Many animals go through a process of shedding their skin or coats, as they outgrow their current skin, they shed it in order to expose the new, healthier and more beautiful skin that they have grown. Releasing items and clearing out our homes, closets and life is like shedding our old skin. As we outgrow items, clothes and even relationships we should release them so as to live new, healthier, more beautiful lives.

Work out at home!

The Silent STD

What is chlamydia?

Chlamydia is one of the most common sexually transmitted infections (STIs). It’s a bacterial infection, which is found in semen and vaginal fluids.

Causes and risk factors:

Chlamydia is usually passed from one person to another during vaginal, oral or anal sex, or by sharing sex toys. It can live inside cells of the cervix, urethra, rectum and sometimes in the throat and eyes.
Chlamydia can also be passed from a pregnant woman to her baby.


Chlamydia is often referred to as the ‘silent infection’, as most men and women don’t have any obvious signs or symptoms, or they’re so mild they’re not noticed.

Symptoms can appear one to three weeks after you’ve come into contact with chlamydia, or many months later, or not until the infection spreads to other parts of your body.

Women might notice:

Unusual vaginal discharge.
Bleeding between periods or during or after sex.
Pain with sex or when passing urine.
Lower abdominal pain.

Men might notice:
White/cloudy, watery discharge from the tip of the penis.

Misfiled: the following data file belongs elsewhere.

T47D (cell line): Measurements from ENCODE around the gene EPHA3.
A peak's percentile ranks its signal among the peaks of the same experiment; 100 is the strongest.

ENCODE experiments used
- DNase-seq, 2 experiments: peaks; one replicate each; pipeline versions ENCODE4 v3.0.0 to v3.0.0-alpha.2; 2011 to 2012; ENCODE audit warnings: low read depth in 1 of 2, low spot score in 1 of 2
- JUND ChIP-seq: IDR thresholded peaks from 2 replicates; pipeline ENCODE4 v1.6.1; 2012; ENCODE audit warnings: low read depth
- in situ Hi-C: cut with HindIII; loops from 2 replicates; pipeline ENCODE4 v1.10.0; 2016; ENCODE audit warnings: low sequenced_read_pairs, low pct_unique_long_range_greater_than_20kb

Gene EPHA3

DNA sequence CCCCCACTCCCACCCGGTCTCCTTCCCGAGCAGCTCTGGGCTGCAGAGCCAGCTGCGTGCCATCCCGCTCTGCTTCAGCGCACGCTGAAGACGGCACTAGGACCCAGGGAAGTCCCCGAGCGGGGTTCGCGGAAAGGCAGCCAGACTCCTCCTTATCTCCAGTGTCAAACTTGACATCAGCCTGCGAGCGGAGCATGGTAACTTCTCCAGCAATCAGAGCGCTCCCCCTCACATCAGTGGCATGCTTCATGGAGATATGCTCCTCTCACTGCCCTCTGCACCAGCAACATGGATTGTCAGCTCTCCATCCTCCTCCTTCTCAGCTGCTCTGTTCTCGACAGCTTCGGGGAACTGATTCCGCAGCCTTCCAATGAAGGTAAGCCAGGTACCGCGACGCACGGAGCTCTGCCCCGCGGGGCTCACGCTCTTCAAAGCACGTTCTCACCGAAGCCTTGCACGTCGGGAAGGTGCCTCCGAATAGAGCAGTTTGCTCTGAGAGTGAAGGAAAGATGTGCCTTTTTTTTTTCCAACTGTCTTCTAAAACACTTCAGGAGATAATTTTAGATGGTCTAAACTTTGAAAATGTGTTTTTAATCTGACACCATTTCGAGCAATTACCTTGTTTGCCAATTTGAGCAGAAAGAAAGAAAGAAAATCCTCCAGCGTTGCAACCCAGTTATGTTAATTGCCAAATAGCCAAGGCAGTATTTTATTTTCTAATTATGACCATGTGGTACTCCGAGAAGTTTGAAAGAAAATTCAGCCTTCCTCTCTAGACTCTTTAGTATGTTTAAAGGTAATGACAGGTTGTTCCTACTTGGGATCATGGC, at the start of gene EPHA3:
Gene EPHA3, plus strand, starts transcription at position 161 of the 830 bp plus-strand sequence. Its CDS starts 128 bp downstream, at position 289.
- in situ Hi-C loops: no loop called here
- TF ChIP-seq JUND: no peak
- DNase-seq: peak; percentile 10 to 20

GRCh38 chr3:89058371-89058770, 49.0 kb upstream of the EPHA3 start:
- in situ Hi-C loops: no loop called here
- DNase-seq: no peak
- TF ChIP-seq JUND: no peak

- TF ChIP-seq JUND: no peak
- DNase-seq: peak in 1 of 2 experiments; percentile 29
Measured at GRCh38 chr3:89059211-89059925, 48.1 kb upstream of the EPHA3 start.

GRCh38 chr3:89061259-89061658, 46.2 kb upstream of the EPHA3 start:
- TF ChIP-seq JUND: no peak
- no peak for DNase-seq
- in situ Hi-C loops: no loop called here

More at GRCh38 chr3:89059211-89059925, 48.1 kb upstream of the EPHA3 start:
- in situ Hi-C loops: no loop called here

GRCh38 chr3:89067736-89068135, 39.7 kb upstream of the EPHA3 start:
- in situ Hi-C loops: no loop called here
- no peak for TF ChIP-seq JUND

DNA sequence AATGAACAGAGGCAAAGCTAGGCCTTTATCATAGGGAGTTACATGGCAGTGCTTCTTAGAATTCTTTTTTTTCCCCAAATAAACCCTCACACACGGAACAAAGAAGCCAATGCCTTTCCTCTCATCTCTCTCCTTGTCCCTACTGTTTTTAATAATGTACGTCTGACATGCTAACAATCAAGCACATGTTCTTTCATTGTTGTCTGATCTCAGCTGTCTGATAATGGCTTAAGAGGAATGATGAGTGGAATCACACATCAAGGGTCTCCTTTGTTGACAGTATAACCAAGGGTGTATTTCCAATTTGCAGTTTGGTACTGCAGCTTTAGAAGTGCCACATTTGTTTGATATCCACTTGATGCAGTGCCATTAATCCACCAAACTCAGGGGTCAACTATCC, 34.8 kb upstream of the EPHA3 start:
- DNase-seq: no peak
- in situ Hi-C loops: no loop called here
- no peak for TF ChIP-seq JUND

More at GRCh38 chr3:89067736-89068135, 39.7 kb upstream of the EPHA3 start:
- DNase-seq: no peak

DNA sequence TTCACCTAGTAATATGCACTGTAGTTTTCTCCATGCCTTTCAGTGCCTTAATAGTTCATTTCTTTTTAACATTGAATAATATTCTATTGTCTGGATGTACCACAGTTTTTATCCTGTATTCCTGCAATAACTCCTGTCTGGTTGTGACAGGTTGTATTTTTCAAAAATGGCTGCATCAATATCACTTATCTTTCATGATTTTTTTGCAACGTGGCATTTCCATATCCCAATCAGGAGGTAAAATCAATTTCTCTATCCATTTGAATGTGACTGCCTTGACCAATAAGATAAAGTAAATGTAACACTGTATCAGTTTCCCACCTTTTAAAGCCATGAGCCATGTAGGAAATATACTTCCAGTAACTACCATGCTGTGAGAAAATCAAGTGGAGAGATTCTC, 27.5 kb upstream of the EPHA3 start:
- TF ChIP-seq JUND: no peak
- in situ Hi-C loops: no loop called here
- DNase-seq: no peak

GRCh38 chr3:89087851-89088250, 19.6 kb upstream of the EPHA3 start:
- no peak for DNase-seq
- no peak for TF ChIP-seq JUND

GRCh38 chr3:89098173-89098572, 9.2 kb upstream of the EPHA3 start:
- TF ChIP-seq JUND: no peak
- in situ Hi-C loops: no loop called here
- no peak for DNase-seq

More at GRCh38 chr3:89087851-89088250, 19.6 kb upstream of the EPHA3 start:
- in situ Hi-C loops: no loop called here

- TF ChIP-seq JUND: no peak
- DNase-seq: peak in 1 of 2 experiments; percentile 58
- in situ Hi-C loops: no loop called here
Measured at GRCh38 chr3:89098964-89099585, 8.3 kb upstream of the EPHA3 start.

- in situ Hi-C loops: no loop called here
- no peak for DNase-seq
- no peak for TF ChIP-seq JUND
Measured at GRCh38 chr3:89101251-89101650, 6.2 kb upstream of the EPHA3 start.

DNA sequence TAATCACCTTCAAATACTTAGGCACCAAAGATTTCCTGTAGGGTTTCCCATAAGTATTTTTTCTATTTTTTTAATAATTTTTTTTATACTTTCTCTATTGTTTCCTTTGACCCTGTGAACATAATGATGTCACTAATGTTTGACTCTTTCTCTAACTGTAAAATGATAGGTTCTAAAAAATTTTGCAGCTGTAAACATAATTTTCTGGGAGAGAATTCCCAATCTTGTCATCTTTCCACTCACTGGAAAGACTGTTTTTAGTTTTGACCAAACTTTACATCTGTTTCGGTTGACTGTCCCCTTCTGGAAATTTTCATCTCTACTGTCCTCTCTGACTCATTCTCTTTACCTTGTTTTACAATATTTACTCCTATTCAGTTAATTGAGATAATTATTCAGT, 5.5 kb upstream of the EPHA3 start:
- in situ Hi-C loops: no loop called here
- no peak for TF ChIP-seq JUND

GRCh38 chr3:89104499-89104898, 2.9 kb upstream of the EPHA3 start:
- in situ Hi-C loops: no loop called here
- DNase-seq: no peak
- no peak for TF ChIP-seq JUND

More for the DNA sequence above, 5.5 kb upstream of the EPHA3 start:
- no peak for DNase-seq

Pain when passing urine or painful testicles.
If the infection is in the eye or rectum, you may experience discomfort, pain or discharge.

Treatment and recovery:

Chlamydia is easy to treat with antibiotics, either as a single dose or longer course for up to two weeks.

Tell your doctor or nurse if you’re pregnant, or think you might be, or you’re breastfeeding – this might affect the type of antibiotic you’re given. The antibiotics used to treat chlamydia interact with the combined oral contraceptive pill and the contraceptive patch, making them less effective, so check this with the doctor or nurse.

To avoid reinfection, any sexual partners should be treated too. Every time you have a new sexual partner you need to be tested. If complications occur, another treatment might be needed.

Without treatment, the infection can spread to other parts of the body causing damage and long-term health problems, including infertility.

In women, chlamydia can cause pelvic inflammatory disease. This can lead to:
Ectopic pregnancy (when a pregnancy develops outside the womb, usually in the fallopian tube).
Blocked fallopian tubes (the tubes that carry the egg from ovary to womb).
Long-term pelvic pain.

In men, chlamydia can lead to painful infection in the testicles and possibly reduced fertility.
Rarely, chlamydia can lead to inflammation of the joints in both men and women. This is known as reactive arthritis. When this involves the urethra and the eyes, it is known as Reiter’s syndrome.

Keep fit with African dance

Inspire Me Fit in Highland Park, NJ holds this african workout class but if you are not in New Jersey this is a workout you can adapt on your own or even seek out the local dancers in your area. Dancing is excellent cardio and most of all, it’s fun!